March 21, 2021 Book Review

Jazz, Blues, and Spirituals: The Origins and Spirituality of Black Music in the United States

Jazz, Blues, and Spirituals: The Origins and Spirituality of Black Music in the United States

Hans Rookmaaker

Reviewed by: Pamela York

Jazz, Blues, and Spirituals: The Origins and Spirituality of Black Music in the United States, by Hans Rookmaaker, new edition with preface by William Edgar. P&R, 2020. Paperback, 248 pages, $11.99. Reviewed by OP member Pamela York.

Written by the late Dutch art professor Hans Rookmaaker, Jazz, Blues, and Spirituals gives readers a history of black music in America from a Christian perspective, from its earliest days through the 1950s. Black musicians have made an enormous contribution to the musical culture of America and to the world. Rookmaaker’s love and respect for this music is evident throughout the book. As a professional jazz pianist, I often encounter people who are curious about jazz but don’t know where to start listening, even though they are familiar with names such as Louis Armstrong and Duke Ellington. This book would be an excellent guide for anyone eager to learn about the history of black music.

The book begins with an explanation of the origins of American black music in African music. Slaves brought their music, along with their religion and worldview, with them from Africa to the New World. They sang work songs to help endure their brutal labor. Over time, they heard sea shanties, folk songs, psalms, and hymns.

Music expresses deep joy, often despite circumstances. Rookmaaker reminds us that this is the fruit of the Christian faith. Nowhere is this more evident than in the genre of the spiritual. Rookmaaker shows us how these songs are not just escapism, but have a joy that is focused on the scriptural hope of salvation in Christ. The spirituals Go Down, Moses and Down on Me declare hope for heaven, even if they also include hope for the future on earth.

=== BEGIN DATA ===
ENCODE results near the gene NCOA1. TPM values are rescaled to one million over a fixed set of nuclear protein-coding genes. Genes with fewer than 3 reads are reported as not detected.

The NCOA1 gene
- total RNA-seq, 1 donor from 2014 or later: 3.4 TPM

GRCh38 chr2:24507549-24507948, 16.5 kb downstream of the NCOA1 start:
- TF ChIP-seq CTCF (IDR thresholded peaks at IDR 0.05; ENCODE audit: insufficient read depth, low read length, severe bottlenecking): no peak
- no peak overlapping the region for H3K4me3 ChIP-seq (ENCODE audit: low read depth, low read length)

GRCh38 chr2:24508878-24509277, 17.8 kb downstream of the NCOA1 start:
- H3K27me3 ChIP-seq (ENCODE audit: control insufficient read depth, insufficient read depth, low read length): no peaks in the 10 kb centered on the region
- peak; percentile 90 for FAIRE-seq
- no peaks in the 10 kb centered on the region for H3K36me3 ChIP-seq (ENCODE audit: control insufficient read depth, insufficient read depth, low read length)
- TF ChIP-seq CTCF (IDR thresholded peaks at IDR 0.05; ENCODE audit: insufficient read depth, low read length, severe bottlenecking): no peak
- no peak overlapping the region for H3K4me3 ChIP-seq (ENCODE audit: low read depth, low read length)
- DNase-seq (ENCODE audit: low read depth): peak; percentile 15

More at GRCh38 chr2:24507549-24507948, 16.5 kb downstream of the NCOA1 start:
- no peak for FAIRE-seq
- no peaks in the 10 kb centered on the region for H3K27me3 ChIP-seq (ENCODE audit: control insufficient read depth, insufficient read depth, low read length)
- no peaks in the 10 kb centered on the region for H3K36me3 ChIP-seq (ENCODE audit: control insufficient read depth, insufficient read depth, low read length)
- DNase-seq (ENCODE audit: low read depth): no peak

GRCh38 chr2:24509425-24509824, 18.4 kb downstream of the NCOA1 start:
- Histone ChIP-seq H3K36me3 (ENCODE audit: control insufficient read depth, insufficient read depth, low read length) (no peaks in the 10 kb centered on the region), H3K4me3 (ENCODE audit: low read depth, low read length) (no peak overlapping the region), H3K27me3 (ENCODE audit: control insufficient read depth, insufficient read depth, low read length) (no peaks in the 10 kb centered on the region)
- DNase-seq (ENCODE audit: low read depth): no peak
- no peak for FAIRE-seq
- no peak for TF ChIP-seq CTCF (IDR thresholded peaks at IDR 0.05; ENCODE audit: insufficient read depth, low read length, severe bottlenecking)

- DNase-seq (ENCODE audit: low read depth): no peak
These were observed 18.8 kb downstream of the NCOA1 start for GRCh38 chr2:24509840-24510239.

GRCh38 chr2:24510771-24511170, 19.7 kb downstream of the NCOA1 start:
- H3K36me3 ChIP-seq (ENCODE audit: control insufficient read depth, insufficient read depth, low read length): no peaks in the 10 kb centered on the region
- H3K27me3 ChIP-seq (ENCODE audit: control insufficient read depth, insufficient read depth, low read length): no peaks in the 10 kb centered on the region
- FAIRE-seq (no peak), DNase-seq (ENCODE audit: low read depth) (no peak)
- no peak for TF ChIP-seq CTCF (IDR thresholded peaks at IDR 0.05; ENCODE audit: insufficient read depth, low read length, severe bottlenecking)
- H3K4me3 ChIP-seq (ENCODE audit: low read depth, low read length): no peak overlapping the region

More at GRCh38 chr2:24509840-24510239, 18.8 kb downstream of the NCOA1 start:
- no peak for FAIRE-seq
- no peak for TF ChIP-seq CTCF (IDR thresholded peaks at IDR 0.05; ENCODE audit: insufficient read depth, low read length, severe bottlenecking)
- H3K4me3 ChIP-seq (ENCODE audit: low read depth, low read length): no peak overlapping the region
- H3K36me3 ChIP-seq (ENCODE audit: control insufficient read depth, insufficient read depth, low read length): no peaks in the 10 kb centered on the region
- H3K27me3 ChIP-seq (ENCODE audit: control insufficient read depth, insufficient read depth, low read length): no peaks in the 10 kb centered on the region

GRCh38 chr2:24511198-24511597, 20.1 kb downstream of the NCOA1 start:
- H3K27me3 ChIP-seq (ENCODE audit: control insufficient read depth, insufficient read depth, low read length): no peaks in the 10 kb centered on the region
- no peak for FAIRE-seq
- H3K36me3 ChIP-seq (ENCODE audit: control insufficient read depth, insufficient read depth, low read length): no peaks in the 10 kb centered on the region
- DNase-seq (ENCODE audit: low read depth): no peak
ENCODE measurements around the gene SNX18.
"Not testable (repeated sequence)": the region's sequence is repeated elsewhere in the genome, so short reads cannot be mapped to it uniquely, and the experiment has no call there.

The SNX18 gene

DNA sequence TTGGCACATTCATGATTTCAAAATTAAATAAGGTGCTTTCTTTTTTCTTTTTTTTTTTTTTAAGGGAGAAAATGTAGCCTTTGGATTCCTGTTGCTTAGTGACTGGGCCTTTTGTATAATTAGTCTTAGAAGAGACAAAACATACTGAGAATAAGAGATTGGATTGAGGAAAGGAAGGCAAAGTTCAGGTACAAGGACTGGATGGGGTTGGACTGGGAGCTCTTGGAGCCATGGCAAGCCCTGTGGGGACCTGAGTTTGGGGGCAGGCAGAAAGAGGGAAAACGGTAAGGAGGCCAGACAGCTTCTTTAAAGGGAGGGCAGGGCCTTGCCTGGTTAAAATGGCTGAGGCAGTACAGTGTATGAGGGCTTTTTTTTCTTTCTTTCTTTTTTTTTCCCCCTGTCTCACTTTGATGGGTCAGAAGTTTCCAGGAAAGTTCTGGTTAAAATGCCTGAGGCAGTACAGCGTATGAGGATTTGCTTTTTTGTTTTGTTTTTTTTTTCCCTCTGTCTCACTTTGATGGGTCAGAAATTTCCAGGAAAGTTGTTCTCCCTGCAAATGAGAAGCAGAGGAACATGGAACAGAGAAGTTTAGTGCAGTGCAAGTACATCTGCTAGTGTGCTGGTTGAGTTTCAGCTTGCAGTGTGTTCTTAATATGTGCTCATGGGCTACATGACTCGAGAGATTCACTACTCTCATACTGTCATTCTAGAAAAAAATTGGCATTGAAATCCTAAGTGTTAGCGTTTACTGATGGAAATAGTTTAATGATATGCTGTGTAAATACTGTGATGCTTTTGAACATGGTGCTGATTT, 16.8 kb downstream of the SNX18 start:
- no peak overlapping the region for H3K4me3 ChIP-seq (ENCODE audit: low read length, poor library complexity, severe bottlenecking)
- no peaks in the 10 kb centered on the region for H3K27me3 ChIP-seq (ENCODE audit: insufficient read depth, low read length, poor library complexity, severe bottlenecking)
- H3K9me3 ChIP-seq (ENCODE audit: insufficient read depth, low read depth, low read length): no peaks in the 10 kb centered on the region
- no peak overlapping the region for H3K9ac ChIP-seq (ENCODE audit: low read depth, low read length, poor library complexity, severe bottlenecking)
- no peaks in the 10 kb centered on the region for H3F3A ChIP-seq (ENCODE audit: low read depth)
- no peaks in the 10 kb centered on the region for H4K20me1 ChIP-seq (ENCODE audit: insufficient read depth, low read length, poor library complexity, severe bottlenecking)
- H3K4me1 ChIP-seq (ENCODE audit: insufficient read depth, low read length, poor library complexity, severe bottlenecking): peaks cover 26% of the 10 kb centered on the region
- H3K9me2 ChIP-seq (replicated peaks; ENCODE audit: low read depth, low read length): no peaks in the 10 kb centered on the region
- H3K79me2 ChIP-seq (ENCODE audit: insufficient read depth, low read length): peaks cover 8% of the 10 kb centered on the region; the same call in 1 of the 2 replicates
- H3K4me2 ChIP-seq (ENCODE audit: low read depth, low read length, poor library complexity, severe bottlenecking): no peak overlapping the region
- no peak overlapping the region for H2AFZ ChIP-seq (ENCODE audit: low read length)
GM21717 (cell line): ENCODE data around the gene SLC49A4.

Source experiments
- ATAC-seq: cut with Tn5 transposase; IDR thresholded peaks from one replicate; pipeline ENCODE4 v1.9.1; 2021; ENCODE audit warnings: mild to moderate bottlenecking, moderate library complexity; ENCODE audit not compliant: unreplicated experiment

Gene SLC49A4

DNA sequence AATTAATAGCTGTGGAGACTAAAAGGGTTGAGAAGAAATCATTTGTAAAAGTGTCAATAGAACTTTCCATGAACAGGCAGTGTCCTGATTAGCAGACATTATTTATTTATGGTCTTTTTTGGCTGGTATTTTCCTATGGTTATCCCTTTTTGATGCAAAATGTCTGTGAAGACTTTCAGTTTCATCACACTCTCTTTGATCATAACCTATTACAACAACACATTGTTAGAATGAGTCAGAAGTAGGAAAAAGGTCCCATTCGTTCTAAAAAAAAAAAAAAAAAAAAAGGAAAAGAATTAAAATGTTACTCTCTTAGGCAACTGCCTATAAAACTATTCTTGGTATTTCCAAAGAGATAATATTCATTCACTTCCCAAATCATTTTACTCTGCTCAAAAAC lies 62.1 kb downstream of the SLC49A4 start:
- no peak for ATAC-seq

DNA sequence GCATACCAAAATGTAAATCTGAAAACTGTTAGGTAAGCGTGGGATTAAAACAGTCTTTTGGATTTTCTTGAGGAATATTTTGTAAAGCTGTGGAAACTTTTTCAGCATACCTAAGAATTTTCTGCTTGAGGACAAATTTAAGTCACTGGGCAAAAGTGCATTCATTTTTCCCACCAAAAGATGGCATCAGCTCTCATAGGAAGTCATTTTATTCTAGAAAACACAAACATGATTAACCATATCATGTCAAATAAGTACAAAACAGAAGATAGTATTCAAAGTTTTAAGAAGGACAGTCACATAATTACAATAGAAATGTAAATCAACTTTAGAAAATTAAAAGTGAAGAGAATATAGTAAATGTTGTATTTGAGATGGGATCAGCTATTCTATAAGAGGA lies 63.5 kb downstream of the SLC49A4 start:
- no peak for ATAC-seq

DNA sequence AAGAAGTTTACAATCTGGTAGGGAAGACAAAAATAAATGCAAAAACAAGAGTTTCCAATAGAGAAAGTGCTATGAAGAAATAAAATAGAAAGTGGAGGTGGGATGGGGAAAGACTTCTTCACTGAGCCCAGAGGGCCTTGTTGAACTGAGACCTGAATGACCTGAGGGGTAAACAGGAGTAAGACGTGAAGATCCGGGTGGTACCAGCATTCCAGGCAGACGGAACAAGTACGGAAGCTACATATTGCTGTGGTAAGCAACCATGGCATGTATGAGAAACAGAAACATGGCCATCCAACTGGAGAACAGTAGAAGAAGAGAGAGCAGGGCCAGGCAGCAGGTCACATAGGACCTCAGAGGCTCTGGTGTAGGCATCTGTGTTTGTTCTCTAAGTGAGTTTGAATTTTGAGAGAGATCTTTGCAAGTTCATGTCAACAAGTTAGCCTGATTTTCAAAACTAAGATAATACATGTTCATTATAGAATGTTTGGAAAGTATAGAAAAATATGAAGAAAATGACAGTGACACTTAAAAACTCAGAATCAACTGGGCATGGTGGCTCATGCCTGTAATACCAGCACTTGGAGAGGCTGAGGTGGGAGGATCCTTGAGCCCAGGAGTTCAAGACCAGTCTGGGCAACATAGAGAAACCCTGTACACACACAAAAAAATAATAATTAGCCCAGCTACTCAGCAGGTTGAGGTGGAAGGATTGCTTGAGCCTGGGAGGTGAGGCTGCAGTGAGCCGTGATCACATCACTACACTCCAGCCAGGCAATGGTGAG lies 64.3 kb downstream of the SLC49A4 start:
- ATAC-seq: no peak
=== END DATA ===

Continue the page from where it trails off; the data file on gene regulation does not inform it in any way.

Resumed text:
What history of black music would be complete without a discussion of the blues? Rookmaaker explains the twelve-bar blues structure—the AAB pattern. Primarily secular in nature, these songs tell of the worries and troubles of this life. The writers and singers of the blues faced their difficulties head on, with minimal bitterness in spite of hardship.

Rookmaaker also gives us a brief history of ragtime music. A precursor to jazz, ragtime was music that was entirely notated. Unlike the blues, the sixteen-bar form was central. Scott Joplin’s “Maple Leaf Rag” is one of the best-known ragtime compositions. The middle chapters of the book continue with information about the music of New Orleans and how musicians combined French music, folk music, blues, and the music of brass bands to form early jazz. Big band music and bebop are covered in later chapters. The final chapter critiques modern jazz.

One highlight of the book is that recorded musical examples of each genre are given throughout. Rookmaaker compares and contrasts many of the bands that he is describing. One simply must hear the music to appreciate the book fully. When the book was first published in 1960, these recordings were only available on LP. This edition has a list of CD collections in the back. I found almost all of the musical examples mentioned in the book on YouTube and Google Play Music. I hope you’re able to pick up a copy and discover some of this marvelous music!



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